Don’t get flustered about what wine to choose — get smarter instead

It’s only natural to get a little flustered when a waiter hands you an impenetrable wine list. Or when your mind goes blank trying to decide what to pick up at the local wine shop, the one that mostly seems to carry bottles you’ve never heard of.

But becoming smarter about wine — figuring out what you really like and, perhaps more important, what you should plunk down good money to buy — that’s not as hard as it might seem.

Take it from Michael Franz, editor of the excellent Wine Review Online.

“You can learn a lot in a hurry,” Franz told a gathering of wine enthusiasts at a recent tasting event hosted by the Washington Wine Academy.

Wine democracy

Franz is one of those experts helping to promote a democratization of the wine scene with a philosophy that essentially says your own palate is the best judge of what tastes nice and what doesn’t.

The trick is learning to tell the difference between various styles and brands. And that, Franz said, comes down to just a few basic questions: What’s the grape variety, where was it grown and how was it made at the winery?

Much of that kind of information can be absorbed by doing a little homework. One place to start is the Wine 101 tab of the Professional Friends of Wine website. Focusing on some 80 selections that are of most interest to U.S. consumers, the listings not only tell you what aromas and flavors to look for in a grape variety but also how and where it’s grown.

Nothing beats sipping

Reading about wine is all well and good. But nothing beats actually doing some sipping at an organized wine tasting, where you’re likely to be more attentive and analytical about what you’re imbibing. Other advantages include having a large collection of types to test all at once, being able to compare tasting notes with others and getting encouragement from an experienced group leader.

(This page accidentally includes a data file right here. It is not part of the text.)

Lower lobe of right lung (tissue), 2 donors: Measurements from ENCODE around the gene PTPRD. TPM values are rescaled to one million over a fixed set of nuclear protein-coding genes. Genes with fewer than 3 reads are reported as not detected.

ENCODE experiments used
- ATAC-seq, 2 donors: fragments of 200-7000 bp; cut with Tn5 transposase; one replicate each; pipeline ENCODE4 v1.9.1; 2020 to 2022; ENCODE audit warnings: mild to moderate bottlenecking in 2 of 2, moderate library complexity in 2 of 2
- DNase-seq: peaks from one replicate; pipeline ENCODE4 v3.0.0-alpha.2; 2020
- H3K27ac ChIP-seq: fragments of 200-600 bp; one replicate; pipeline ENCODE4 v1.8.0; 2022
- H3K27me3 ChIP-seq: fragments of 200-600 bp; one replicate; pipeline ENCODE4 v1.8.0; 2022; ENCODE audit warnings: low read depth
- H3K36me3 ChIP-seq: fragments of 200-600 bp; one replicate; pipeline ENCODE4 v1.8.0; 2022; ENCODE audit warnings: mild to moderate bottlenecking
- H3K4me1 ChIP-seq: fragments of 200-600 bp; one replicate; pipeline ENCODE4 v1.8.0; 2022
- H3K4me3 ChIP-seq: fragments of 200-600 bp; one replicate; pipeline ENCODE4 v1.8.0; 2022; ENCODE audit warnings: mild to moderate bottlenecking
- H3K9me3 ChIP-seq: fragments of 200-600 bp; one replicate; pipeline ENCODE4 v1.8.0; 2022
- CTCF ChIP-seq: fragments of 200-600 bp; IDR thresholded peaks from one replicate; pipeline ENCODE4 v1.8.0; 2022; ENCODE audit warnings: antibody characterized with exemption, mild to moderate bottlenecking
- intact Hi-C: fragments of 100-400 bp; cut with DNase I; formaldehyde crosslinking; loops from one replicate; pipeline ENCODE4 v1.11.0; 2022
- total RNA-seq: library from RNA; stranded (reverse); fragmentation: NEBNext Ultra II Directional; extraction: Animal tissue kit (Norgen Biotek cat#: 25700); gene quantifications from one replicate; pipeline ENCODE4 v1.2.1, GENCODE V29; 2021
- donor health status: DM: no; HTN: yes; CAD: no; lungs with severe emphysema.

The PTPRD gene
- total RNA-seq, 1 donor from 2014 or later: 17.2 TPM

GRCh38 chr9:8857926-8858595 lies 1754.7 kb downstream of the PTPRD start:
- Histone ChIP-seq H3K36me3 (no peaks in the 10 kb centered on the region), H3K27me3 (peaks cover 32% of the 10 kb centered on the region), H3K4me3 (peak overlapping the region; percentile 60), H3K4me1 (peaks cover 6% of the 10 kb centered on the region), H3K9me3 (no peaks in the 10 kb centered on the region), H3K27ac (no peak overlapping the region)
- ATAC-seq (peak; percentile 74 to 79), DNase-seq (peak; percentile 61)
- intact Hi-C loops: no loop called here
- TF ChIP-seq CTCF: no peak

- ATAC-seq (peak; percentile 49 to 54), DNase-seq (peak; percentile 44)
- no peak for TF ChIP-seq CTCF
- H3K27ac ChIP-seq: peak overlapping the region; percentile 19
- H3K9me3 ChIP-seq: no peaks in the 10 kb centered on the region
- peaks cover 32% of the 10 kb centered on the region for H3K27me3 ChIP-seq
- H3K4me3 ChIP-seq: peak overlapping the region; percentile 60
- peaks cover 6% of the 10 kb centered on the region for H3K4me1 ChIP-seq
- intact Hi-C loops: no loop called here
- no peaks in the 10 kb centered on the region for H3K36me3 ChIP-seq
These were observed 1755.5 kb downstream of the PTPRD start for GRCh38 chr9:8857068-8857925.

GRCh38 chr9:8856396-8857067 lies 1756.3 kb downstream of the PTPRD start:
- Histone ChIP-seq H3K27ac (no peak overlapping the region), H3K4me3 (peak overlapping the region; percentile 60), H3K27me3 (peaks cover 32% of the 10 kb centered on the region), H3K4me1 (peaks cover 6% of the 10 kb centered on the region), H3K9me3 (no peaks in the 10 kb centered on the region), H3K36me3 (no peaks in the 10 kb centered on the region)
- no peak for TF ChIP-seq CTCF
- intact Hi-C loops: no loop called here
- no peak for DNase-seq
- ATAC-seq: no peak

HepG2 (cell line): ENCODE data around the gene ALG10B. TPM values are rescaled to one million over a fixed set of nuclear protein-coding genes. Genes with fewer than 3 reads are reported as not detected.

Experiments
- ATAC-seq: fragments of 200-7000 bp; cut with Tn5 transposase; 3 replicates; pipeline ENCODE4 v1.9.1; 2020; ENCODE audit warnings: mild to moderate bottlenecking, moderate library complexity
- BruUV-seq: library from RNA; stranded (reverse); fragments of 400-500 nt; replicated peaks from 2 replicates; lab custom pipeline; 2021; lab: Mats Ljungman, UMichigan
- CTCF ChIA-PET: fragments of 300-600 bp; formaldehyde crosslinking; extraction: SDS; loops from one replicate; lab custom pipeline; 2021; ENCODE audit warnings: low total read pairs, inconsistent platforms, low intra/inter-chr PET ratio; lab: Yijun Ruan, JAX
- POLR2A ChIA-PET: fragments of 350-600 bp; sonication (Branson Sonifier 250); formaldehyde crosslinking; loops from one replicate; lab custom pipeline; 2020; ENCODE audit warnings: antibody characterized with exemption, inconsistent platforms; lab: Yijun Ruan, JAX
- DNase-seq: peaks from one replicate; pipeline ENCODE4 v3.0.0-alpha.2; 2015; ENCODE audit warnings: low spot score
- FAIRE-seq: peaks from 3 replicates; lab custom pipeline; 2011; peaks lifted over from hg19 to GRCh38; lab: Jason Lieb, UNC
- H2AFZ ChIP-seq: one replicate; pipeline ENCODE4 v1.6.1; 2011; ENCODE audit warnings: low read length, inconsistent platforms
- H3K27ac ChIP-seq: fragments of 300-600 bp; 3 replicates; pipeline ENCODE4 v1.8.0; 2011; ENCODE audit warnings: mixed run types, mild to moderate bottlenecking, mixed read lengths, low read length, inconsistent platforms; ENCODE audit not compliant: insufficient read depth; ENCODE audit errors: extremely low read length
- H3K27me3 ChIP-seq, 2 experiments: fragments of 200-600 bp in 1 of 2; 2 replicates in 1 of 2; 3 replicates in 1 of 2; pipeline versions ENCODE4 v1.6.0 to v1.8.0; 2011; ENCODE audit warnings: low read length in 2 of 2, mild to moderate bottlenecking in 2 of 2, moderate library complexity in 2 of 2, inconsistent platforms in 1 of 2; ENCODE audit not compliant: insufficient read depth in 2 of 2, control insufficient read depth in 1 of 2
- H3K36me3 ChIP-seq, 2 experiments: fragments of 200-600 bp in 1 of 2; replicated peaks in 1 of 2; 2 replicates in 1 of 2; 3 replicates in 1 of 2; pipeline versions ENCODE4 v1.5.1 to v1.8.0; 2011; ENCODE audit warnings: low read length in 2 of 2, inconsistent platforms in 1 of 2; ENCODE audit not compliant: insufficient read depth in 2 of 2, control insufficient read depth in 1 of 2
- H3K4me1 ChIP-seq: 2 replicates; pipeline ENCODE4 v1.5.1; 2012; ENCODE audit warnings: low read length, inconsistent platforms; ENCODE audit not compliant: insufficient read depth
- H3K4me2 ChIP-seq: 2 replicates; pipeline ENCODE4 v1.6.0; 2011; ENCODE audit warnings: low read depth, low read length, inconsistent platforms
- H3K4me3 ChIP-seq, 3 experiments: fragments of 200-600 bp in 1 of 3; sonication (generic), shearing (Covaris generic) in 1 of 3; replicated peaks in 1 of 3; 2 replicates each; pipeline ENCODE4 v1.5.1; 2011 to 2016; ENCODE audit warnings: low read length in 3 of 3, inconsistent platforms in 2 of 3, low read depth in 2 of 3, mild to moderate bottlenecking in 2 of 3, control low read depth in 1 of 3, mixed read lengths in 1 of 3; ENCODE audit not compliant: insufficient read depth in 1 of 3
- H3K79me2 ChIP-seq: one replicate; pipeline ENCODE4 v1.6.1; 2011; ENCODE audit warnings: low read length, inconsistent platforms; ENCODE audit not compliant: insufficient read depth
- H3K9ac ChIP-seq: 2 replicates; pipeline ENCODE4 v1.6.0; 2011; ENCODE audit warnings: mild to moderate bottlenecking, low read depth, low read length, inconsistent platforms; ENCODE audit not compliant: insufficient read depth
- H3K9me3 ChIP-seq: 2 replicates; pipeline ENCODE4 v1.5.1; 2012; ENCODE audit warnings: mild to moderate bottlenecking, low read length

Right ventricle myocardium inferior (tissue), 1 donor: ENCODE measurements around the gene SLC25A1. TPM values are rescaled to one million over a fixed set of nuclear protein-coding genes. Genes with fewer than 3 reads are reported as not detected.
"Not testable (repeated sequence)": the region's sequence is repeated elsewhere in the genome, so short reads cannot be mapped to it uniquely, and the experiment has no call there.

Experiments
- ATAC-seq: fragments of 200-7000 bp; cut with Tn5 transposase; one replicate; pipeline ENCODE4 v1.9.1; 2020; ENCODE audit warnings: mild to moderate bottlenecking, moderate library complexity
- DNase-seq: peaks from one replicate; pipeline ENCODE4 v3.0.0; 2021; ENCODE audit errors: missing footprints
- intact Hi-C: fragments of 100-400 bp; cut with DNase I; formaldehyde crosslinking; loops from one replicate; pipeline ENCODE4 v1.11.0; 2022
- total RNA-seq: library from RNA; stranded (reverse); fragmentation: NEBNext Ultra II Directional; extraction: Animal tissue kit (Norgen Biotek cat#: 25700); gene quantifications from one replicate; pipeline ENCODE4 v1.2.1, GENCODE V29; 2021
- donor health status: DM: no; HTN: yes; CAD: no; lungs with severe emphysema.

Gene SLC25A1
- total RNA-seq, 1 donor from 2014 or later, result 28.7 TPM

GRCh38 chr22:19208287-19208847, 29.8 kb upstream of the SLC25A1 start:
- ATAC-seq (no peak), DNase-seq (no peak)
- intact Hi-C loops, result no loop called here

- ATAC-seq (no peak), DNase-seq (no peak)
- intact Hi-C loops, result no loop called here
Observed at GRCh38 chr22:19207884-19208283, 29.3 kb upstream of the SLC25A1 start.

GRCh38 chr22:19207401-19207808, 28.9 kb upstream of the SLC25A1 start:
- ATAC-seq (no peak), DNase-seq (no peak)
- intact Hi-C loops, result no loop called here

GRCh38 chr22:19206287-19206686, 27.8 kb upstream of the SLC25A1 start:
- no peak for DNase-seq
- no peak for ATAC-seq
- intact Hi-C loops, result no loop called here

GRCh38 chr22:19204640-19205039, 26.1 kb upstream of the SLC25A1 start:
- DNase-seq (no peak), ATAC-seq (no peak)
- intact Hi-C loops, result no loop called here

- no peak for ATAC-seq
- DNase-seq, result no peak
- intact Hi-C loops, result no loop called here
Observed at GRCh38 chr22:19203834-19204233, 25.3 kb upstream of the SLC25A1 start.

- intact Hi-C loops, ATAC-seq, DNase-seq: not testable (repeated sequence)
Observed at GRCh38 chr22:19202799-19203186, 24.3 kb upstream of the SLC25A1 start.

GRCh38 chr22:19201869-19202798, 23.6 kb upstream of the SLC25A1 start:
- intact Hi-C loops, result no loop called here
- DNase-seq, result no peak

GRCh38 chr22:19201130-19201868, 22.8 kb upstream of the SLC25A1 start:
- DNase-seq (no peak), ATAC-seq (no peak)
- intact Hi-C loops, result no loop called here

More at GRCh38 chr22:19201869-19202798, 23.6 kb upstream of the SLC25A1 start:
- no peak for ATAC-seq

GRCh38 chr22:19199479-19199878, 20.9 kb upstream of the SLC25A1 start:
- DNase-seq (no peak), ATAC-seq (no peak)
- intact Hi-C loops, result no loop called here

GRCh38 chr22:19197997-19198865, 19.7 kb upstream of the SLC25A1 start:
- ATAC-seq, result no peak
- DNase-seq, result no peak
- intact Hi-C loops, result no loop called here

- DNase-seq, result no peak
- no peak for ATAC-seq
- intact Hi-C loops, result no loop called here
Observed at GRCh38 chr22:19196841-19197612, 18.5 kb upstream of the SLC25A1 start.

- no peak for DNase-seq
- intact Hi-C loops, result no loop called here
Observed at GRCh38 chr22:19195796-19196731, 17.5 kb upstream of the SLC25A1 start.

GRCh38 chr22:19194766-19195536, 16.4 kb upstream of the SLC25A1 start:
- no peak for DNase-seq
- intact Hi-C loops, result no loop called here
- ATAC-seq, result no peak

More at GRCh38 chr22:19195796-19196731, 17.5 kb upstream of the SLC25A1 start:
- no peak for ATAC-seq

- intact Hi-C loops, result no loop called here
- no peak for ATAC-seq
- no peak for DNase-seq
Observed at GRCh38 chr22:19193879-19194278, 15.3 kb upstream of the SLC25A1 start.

Case in point is the Washington Wine Academy’s two-part “ABC’s of Wine” program. Each delicious part featured four pairs of different wines (not to mention a glass of chilled bubbly on your way into the conference room to shake off the workaday cobwebs).

Guiding us through the tastings with steady humor as well as expertise, Franz would point out, for example, how geography and climate can lead to some not-so-subtle differences that we might notice among wines made from the same grape variety.

Don’t despair

“But if you get them all wrong, it does not mean you should go back to beer!” Franz declared to a round of friendly laughter in advance of a blind tasting. The odds get better with practice, he assured us.

To find a place to “practice” near you, check out and Wine Events Calendar.

Or try out the Advanced Wine Search tool on the upper right of this page: Just type your city and state (e.g., Napa, California) in the text box, hit the Search button and then click on the “Tastings” link just above the initial results.

Trust me, you’ll feel much better next time you face a snooty wine list or find yourself roaming alone around wine shelves.

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